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Pain Management Injection Therapies for Low Back Pain

Technology Assessment Report

, MD, FACP, , PhD, , MD, , PhD, , MLS, , PhD, , MPH, and , MD, MPH.

Pacific Northwest Evidence-based Practice Center

Structured Abstract

Objectives:

Low back pain is common and injections with corticosteroids are a frequently used treatment option. This report reviews the current evidence on effectiveness and harms of epidural, facet joint, and sacroiliac corticosteroid injections for low back pain conditions.

Data Sources:

A prior systematic review (searches through July 2008), electronic databases (Ovid MEDLINE, Scopus, and the Cochrane Libraries from January 2008 through October 2014), reference lists, and clinical trials registries.

Review Methods:

Using predefined criteria, we selected randomized trials of patients with lumbosacral radiculopathy, spinal stenosis, nonradicular back pain, or chronic postsurgical back pain that compared effectiveness or harms of epidural, facet joint, or sacroiliac corticosteroid injections versus placebo or other interventions. We also included randomized trials that compared different injection techniques and large (sample sizes >1000) observational studies of back injections that reported harms. The quality of included studies was assessed, data were extracted, and results were summarized qualitatively and using meta-analysis on outcomes stratified by immediate- (1 week to ≤2 weeks), short- (2 weeks to ≤3 months), intermediate- (3 months to <1 year), and long-term (>1 year) followup.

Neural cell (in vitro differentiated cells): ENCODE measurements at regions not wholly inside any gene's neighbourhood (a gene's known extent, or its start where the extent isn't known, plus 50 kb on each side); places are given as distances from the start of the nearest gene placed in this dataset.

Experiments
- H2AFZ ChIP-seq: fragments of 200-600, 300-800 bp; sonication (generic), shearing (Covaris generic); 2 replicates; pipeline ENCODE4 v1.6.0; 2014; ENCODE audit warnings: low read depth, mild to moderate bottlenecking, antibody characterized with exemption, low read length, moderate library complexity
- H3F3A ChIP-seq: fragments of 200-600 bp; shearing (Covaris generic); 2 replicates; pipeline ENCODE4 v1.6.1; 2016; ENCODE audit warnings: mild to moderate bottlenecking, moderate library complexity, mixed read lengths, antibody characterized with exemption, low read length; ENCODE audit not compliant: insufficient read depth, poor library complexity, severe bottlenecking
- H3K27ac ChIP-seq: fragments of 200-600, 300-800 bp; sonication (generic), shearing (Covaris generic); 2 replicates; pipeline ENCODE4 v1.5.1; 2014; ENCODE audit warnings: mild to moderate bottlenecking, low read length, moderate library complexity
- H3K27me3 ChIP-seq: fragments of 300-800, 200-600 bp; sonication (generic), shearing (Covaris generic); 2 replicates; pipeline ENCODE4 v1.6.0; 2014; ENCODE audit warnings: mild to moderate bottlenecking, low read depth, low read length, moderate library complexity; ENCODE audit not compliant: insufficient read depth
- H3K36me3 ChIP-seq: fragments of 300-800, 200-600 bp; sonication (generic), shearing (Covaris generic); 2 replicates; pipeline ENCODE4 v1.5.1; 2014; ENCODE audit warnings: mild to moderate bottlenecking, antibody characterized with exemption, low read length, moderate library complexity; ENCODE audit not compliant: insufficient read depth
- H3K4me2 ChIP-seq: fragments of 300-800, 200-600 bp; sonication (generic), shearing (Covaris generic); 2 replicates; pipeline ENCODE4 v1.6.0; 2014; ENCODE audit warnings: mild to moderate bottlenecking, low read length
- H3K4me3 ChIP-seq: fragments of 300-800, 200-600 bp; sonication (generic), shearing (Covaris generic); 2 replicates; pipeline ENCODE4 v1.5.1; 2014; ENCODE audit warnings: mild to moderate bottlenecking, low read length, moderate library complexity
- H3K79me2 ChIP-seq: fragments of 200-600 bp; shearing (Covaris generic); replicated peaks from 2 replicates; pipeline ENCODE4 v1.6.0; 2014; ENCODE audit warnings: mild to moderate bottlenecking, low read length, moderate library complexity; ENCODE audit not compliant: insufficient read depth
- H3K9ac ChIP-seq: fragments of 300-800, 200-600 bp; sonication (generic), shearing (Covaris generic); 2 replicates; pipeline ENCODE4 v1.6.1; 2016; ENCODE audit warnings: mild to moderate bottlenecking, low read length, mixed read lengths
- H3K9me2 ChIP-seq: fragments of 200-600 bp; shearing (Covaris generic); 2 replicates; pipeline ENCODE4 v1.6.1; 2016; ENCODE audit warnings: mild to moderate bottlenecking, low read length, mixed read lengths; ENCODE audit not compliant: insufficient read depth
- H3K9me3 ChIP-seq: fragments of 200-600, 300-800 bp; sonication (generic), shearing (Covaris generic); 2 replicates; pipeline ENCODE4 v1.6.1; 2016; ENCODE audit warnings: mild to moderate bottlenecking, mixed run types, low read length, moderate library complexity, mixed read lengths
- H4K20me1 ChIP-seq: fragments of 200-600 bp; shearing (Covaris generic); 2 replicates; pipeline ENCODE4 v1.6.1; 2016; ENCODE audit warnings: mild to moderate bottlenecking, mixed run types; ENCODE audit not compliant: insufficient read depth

Results:

Seventy-eight randomized trials of epidural injections, 13 trials of facet joint injections, and one trial of sacroiliac injections were included. For epidural corticosteroid injections versus placebo interventions for radiculopathy, the only statistically significant effects were on mean improvement in pain at immediate-term followup (weighted mean difference [WMD] −7.55 on a 0 to 100 scale, 95% CI −11.4 to −3.74) (strength of evidence [SOE]: moderate), mean improvement in function at immediate-term followup when an outlier trial was excluded (standardized mean difference [SMD] −0.33, 95% CI −0.56 to −0.09) (SOE: low), and risk of surgery at short-term followup (relative risk [RR] 0.62, 95% CI 0.41 to 0.92) (SOE: low). The magnitude of effects on pain and function was small, did not meet predefined thresholds for minimum clinically important differences, and there were no differences on outcomes at longer-term followup. Evidence on effects of different injection techniques, patient characteristics, or comparator interventions estimates was limited and did not show clear effects. Trials of epidural corticosteroid injections for radiculopathy versus nonplacebo interventions did not clearly demonstrate effectiveness (SOE: insufficient to low).